Cooper and Davis are a couple of jam band-obsessed Texas ex-pats growing some of Denver’s finest organic cannabis and living the good life on tour. Or, at least they were, until legal weed put the squeeze on their market and cramped their playboy lifestyle.
When their last out-of-state distributor gets busted by an Illinois task force, they’re left with no choice but to turn to their reckless former associate Elroy “Sancho” Watts to unload one last crop down in Teller County, Texas.
But Sancho Watts has troubles of his own in the form of Texas Ranger Russ Kirkpatrick, tasked under the table with nailing Watts for anything that will stick because of his involvement in the drug-induced suicide of a state senator’s son.
Not to mention his infamous new business partner, Heisman quarterback and NFL burnout Bobby Burnell, a man working to rise from the ashes of his self-destructed football career by making a name for himself in his criminally inclined Teller County family, no matter who he has to double-cross to get there.
What ensues is a pine-curtain criminal jamboree where everyone involved keeps their cards close to their vest, and all the high-stakes two-stepping is sure to result in bloodshed.
TEXAS TWO-STEP author, Michael Pool, met with The Big Thrill to discuss his latest novel:
What do you hope readers will take away from this book?
I hope readers will find the book both entertaining and emotionally engaging, and it will change their perspective on the line between criminals and police officers. I really wanted to capture the humanity of every character in the book, and show that, despite being at odds from a legal standpoint, many times police and outlaws have a lot more in common than people would like to believe.
There are good people on both sides of the law in the book, and corrupt people on both sides, too. I want people to take a little nuance away from the book about the artificial assumptions we all make about people based on their station in life. Most of us are just people doing the best we can. It ain’t always pretty.
How does this book make a contribution to the genre?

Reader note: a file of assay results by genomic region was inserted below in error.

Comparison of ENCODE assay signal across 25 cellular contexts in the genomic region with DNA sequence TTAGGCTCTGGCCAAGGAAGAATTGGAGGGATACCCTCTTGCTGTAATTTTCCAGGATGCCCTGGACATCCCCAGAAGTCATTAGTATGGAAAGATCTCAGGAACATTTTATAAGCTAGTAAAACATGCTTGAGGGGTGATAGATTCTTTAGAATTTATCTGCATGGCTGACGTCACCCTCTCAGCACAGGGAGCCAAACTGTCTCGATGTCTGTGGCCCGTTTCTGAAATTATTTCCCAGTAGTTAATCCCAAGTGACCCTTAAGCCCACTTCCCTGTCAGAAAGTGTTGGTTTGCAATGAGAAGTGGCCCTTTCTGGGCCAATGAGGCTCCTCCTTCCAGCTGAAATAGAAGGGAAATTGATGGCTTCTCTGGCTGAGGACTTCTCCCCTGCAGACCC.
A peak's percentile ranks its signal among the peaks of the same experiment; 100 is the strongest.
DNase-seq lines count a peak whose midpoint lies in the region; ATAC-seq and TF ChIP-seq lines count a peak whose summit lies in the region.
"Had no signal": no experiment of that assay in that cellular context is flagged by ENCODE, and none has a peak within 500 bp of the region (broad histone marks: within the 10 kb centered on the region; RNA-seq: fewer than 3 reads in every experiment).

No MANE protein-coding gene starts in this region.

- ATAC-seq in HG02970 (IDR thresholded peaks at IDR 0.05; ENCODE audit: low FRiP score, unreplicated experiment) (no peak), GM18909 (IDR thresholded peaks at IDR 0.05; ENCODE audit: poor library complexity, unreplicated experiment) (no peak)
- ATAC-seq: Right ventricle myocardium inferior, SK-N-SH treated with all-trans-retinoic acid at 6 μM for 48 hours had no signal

There are plenty of books out there with hardened criminals doing hardened criminal things. And Texas Two-Step has some of those types, too. It’s just the nature of prohibition– it takes a certain type of person to be willing to corner an illegal market and risk prosecution or death in the process.
But what I think is unique about Texas Two-Step is you have two guys who are essentially peaceful country-boy hippies growing a little dope to enable an easy lifestyle, and who have been pushed out of the (relatively) small-time cannabis cultivation market by the legalization of cannabis in their locale. In attempting to leave their local market to move their product out of state, they get in over their heads with the exact type of violent criminals we more often expect to see involved in trafficking.
What results is a story-driven novel with people on all different ends of the legal spectrum who need a change, and whose path to that change has them bumping up against each other in conflicting and occasionally violent ways.
Was there anything new you discovered, or that surprised you, as you wrote this book?
There is one POV character who was a total unsympathetic screw up when I started writing him, but as I got further into the book I found myself feeling incredibly sympathetic to him, even rooting for him at times. I ultimately really enjoyed writing from his point of view even though I expected it to be my least favorite. It’s a great experience as a writer when your own characters surprise you and win you over to their cause. Texas Two-Step ended up being quest for redemption from all angles. I was surprised to discover that in the editing process.
No spoilers, but what can you tell us about your book that we won’t find in the jacket copy or the PR material?
Let’s just say that I allegedly did my research in a past life… I hope the authenticity of the plot’s characteristics and lifestyles come through on every page.
What authors or books have influenced your career as a writer, and why?
Elmore Leonard and Walter Mosley come to mind in terms of crime fiction. I fall down the rabbit hole every time I pick up one of their books. In terms of prose style, Raymond Carver and Ernest Hemingway. I tend to be a minimalist, descriptions really bog me down as a reader, so I keep them to a minimum in my writing. There will also always be a touch of Hunter S. Thompson and Charles Bukowski in my mindset and subject matter, too.
Michael Pool was born in Tyler, Texas, and lives in Denver, Colorado. He is a private investigator, Brazilian Jiu-Jitsu instructor, and crime fiction author, as well as the founder and editor of Crime Syndicate Magazine.
To learn more about Michael, please visit his website.
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